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Weedcraft Inc Review — An Addictive Hit




Drugs are a taboo topic that, when discussed through an artistic medium, usually tend to be portrayed as something sinister or crude. Widely known franchises such as Grand Theft Auto or Fallout incorporate drug use, contributing to their bad reputation in games. Weedcraft Inc is a management simulation game that avoids the negative side of the subject and instead presents an engaged argument, albeit through a quirky narrative.

The aim of the game is to build a business empire where weed is the product. When the game begins, growing and selling weed is illegal, which involves managing police interest. To increase profits, beating the competition is essential. Managing these systems can be done through a number of means, including bribing or befriending these characters. To expand the business, employees can be hired to perform tasks such as gathering information on other characters or selling product.

In the early stages, Weedcraft Inc does a fine job of introducing the various elements that require management to increase success. Despite this gradual introduction, newcomers to the genre will feel a little out of their depth trying to manage the complicated systems and create a high profit turnover. Investing time in micromanaging systems is intentionally tedious but valuable to expand the weed empire.

An incredible amount of research has been done to present a thoughtful, well-rounded look at the American perspective of marijuana legislation and its implications on people and business. This insight is presented through a narrative that allows players to change the law and witness the repercussions. Regardless of personal opinion on legalising weed, Weedcraft Inc is a must play to gain a broader understanding of the subject, without forcing a particular point of view on the player.

The polished visuals really make Weedcraft Inc stand out. The visuals boast some clever touches, such as the muted tones of the game world highlighting the bright hues of the cannabis plants, thus showing off their importance. A comic book art style was the perfect choice to make the game feel mature without being too serious. To further emphasise the relaxed tone, the soundtrack is stylish with a chilled out, stoner vibe that perfectly suits a game about drugs. Naturally, Weedcraft Inc also features achievements for things such as playing the game for 4 hours and 20 minutes, all of which add to the tongue-in-cheek humour that underpins the game.

As someone new to the management sim genre, more guidance would have been welcomed in the form of a tutorial for more advanced systems of the game. For example, when fast-forwarding time to increase profits, I would be interrupted by a police event. After bribing the officer to resolve the event, the game would pause no less than a minute later to go through the exact same process. These events were being triggered by my own mismanagement; however, the continual interruption offered little chance to correct my failings, which caused a painful amount of frustration.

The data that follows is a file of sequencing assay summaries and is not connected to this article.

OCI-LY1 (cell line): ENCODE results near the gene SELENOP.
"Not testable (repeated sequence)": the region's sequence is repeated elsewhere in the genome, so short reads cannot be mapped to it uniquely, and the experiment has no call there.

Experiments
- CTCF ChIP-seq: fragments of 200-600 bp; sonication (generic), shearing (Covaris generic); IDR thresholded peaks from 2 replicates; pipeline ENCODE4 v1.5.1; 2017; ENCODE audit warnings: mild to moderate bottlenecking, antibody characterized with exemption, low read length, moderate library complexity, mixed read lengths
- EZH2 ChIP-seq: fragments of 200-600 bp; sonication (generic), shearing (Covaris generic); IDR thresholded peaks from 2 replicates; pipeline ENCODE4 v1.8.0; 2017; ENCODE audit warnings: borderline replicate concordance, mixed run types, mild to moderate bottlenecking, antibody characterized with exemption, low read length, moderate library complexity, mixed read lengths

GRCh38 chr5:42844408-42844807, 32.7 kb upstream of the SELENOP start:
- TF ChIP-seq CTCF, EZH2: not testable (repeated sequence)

Playing Weedcraft Inc is ironically addictive. Something is always available to improve,  and those with competitive personalities will find that the urge to beat the competition or create better strands of weed is irresistible. Weedcraft Inc demands the players attention, which creates a sense of ownership over the business empire being created and hooks the player in to play for “just ten more minutes.” Despite the occasional feelings of tedium, the overall experience is an inventive illustration of this ever-growing economy. The nicely polished systems offer a challenge for new and experienced players of the management sim genre. With inviting visuals and an engaging story, Weedcraft Inc creates a unique tone compared to other management sims, ultimately hooking you in for another hit.

OnlySP Review Score 4 Distinction

Reviewed on PC.

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SteamWorld Quest Review — Full Steam Ahead



The SteamWorld series has a habit of refusing to be confined to a single genre. The first entry in the series, way back on the Nintendo DSi, was a simple tower-defense game. That title was followed by procedurally generated platformer SteamWorld Dig, and then came strategy action title SteamWorld Heist. Now, developer Image & Form has dived into the turn-based RPG with SteamWorld Quest: The Hand of Gilgamech.

SteamWorld Quest is set in the same universe as the previous SteamWorld games, featuring a cast of steam bots who speak in a rapid, chattering language, helpfully translated for the players by subtitles.

As usual for a SteamWorld title, the first thing to draw the eye is the lovely hand-drawn sprites and backgrounds. The game has a surprising amount of detail in these 2D sprites, and players may find themselves suddenly noticing a detail that previously escaped attention.

The first characters to be introduced are Armilly and Copernica, a wannabe knight and alchemist, respectively. The animation provides great hints towards the character personalities before they even speak, showing Copernica as being quiet and introspective, but with a strong will, while Armilly puts up a brave front to cover deeper insecurities. This depth continues through the game, with subtle character tics betraying plot hints and nods to backstories.